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I am faced with the task of measuring a room that has no right angles. The room has the following layout (this sketch in not scaled, there is also a window in the right wall which I omitted here):

Sketch of the room and the measurements

I want to measure the room as accurately as possible, because I want to create a plan for a friend who is a carpenter to cut some plates for a subceiling, and I would like for them to fit.

My current plan is to measure the diagonals shown in the sketch as well as all the individual wall-segments. This should give me the information to construct an accurate plan without actually having to measure the angles of the corners.

The measuring is complicated by the fact that I cannot measure on the ground, because there is furniture in the way that I cannot move. Also, since the walls are really crooked, I want to take the measurements at the hight at which the subceiling will be built. The longest diagonal is about 6 meters.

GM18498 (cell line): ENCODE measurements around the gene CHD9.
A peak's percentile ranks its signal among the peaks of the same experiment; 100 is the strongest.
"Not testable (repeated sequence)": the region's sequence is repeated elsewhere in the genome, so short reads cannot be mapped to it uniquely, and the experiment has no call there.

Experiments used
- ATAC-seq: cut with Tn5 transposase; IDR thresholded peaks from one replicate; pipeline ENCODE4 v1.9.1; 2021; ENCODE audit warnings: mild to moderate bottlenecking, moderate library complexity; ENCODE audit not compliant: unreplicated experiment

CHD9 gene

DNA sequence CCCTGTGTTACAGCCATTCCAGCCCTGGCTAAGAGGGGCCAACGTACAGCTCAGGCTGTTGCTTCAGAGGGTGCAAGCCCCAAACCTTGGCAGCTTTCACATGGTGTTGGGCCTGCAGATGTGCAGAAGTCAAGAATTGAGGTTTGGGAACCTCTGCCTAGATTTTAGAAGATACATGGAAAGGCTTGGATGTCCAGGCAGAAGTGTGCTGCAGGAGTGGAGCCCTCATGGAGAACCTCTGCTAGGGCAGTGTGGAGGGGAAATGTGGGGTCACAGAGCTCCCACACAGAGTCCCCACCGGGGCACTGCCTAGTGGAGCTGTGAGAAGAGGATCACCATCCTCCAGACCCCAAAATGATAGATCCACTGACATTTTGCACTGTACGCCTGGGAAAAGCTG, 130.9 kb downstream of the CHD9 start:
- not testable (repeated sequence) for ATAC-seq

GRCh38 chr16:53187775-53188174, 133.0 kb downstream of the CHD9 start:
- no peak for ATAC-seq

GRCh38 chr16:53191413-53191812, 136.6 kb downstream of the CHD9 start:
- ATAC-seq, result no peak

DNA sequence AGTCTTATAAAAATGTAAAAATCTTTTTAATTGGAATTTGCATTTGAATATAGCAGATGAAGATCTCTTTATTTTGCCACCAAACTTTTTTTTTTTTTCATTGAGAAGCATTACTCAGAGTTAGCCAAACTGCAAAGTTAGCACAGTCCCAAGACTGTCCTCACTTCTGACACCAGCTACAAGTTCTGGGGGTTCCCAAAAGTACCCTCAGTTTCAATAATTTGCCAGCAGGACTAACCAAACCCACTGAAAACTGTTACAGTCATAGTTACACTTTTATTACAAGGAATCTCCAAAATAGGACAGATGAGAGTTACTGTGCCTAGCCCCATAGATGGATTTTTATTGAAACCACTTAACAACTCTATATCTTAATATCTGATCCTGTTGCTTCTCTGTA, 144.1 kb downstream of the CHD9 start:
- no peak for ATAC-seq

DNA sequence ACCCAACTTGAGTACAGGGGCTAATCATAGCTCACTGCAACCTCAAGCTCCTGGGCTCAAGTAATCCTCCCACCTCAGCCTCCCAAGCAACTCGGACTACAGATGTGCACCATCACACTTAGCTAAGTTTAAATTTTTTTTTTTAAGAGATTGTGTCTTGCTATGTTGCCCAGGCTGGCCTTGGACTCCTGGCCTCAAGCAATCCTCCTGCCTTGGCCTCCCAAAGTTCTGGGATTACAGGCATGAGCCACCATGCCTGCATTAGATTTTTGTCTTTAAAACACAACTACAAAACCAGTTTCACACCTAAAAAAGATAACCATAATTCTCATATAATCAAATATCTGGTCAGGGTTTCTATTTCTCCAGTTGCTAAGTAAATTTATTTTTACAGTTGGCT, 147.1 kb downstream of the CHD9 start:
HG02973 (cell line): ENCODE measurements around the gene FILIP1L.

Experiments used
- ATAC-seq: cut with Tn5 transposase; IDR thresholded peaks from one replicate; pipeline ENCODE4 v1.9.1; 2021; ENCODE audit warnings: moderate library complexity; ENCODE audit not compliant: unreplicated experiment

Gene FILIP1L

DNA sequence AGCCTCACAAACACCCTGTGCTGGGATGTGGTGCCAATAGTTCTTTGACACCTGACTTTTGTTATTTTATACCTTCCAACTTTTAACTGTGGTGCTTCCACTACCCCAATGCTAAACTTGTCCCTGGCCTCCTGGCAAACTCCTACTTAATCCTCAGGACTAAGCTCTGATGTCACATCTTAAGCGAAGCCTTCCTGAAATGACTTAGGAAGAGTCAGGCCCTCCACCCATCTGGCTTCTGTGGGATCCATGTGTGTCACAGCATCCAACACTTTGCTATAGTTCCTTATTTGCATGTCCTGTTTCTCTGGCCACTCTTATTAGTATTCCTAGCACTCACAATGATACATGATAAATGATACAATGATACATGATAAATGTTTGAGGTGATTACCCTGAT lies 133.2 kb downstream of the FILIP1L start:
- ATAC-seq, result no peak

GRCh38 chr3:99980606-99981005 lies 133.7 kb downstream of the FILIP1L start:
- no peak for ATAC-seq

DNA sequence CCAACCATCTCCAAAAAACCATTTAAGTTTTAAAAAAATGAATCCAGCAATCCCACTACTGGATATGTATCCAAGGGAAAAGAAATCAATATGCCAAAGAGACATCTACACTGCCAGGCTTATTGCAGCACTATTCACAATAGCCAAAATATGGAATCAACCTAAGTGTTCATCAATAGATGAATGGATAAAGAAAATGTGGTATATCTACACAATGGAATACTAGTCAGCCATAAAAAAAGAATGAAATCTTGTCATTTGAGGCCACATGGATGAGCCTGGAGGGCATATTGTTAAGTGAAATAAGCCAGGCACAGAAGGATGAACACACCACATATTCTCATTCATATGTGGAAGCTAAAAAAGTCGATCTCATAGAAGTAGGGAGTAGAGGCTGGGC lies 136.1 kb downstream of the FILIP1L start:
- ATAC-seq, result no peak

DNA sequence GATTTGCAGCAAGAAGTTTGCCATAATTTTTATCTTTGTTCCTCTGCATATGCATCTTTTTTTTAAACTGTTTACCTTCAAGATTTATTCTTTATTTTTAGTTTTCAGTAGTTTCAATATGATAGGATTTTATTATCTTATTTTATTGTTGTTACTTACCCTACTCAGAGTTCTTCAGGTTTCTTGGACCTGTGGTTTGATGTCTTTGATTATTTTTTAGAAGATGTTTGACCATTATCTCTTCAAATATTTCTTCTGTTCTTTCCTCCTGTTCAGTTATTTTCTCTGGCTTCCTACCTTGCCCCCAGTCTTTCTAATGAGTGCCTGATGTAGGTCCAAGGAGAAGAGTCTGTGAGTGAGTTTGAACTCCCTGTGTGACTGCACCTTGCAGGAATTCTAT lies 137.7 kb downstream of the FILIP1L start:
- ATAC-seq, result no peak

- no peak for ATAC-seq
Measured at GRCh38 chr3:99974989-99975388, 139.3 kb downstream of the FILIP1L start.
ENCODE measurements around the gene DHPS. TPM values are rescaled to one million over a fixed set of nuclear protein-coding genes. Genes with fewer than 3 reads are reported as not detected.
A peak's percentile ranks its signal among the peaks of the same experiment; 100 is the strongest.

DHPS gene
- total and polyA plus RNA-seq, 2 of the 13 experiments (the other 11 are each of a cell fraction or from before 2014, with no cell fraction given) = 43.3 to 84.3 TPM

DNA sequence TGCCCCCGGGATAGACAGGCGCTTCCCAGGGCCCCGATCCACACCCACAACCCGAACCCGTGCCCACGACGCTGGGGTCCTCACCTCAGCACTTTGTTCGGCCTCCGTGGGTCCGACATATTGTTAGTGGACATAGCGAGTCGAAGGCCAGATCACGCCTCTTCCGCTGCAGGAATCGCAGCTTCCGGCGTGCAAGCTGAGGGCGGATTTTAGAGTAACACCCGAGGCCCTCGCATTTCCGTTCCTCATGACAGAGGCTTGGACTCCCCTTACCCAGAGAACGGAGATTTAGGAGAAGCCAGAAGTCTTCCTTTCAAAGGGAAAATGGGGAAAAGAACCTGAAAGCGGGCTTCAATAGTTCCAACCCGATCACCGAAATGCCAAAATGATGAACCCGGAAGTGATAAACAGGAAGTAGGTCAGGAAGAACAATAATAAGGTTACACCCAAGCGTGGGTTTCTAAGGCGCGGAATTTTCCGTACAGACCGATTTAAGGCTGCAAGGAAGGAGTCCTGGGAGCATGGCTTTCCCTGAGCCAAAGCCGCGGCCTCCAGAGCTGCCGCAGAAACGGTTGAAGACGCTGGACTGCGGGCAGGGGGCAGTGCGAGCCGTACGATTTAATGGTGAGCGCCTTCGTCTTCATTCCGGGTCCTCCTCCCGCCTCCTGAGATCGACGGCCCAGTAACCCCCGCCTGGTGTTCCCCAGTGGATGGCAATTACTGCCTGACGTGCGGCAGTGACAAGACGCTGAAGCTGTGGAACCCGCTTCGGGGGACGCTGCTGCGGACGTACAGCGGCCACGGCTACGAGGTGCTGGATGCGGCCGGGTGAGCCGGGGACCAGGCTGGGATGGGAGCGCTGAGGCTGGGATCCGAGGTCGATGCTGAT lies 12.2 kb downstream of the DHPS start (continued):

How do I measure this room accurately? Is my approach sound? How can I measure these diagonals accurately (preferably without having to buy a laser-measuring-device)?

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What material are the plates made of? Is there some reason that they can't be cut onsite? I'm in agreement with @shirlock here, pre-measuring/cutting is really difficult when the room is built perfectly; it's impossible if it's not true. –  gregmac Dec 12 '11 at 23:10
    
@gregmac: I'm not sure about the material yet, probably OSB. It is of course possible to cut them on site, I was just thinking I could save some time this way - guess I thought wrong. –  Björn Pollex Dec 13 '11 at 16:03
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up vote 7 down vote accepted

Forget it!!!! Trying to measure an untrue room for prefabrication of parts is nearly impossible. Your carpenter will have to come in, establish a center line in both axis and divide the differences on the edges. This application is no different than doing a suspended ceiling, and must be done on site. There will be a bit of adjustment in all directions, I'm sure.

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